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Efficiency of portable antennas for detecting passive integrated transponder tags in stream-dwelling salmonids

February 22, 2016

Portable antennas have become an increasingly common technique for tracking fish marked with passive integrated transponder (PIT) tags. We used logistic regression to evaluate how species, fish length, and physical habitat characteristics influence portable antenna detection efficiency in stream-dwelling brown trout (Salmo trutta), bull trout (Salvelinus confluentus), and redband trout (Oncorhynchus mykiss newberrii) marked with 12-mm PIT tags. We redetected 56% (20/36) of brown trout, 34% (68/202) of bull trout, and 33% (20/61) of redband trout after a recovery period of 21 to 46 hours. Models indicate support for length and species and minor support for percent boulder, large woody debris, and percent cobble as parameters important for describing variation in detection efficiency, although 95% confidence intervals for estimates were large. The odds of detecting brown trout (1.5 ± 2.2 [mean ± SE]) are approximately four times as high as bull trout (0.4 ± 1.6) or redband trout (0.3 ± 1.8) and species-specific differences may be related to length. Our reported detection efficiency for brown trout falls within the range of other studies, but is the first reported for bull trout and redband trout. Portable antennas may be a relatively unbiased way of redetecting varying sizes of all three salmonid species.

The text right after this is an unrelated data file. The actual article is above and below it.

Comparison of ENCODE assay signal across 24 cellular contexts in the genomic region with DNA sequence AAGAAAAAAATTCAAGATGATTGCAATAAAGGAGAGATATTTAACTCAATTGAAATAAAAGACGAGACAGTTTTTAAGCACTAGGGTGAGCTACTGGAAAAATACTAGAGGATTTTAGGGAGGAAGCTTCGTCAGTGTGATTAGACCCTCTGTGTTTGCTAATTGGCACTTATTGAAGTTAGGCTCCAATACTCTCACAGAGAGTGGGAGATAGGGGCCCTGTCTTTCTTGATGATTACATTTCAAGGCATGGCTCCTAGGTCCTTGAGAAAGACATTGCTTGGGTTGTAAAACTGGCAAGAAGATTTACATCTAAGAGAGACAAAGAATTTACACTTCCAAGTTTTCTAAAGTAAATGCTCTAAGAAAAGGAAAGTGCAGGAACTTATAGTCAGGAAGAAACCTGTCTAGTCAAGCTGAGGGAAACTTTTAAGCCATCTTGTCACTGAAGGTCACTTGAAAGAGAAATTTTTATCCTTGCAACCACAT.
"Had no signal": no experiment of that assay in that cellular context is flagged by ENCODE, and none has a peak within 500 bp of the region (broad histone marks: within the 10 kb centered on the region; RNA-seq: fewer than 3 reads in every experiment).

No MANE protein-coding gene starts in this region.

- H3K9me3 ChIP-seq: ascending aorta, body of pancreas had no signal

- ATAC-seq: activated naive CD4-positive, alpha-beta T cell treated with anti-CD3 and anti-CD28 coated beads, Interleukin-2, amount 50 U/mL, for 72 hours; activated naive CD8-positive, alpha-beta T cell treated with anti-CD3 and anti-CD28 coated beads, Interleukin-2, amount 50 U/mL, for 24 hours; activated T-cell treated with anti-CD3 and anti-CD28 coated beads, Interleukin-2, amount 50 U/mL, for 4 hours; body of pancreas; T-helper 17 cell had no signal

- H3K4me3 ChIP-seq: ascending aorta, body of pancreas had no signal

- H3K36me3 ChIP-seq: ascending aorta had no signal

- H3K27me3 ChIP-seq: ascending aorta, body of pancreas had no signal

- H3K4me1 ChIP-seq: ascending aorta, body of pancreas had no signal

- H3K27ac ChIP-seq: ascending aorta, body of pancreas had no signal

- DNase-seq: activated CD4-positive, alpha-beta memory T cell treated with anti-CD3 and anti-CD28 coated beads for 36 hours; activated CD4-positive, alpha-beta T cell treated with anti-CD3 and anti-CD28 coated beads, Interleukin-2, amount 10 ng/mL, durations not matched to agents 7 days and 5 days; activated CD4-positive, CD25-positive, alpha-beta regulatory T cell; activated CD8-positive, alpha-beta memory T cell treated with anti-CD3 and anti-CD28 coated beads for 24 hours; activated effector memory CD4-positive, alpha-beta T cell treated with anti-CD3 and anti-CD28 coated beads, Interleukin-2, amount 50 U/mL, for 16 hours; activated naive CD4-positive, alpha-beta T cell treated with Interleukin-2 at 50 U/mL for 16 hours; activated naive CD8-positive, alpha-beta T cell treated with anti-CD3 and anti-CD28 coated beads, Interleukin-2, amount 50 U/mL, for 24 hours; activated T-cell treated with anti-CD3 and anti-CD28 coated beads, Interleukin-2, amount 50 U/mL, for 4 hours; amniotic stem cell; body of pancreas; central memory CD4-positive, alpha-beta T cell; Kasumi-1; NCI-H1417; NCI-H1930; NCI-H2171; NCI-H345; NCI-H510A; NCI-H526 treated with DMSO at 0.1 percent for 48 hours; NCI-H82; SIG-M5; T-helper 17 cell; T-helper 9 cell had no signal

Citation Information

Publication Year 2016
Title Efficiency of portable antennas for detecting passive integrated transponder tags in stream-dwelling salmonids
DOI 10.1371/journal.pone.0149898
Authors Nolan P. Banish, Summer M. Burdick, Katherine R. Moyer
Publication Type Article
Publication Subtype Journal Article
Series Title PLoS ONE
Series Number
Index ID 70170108
Record Source USGS Publications Warehouse
USGS Organization Western Fisheries Research Center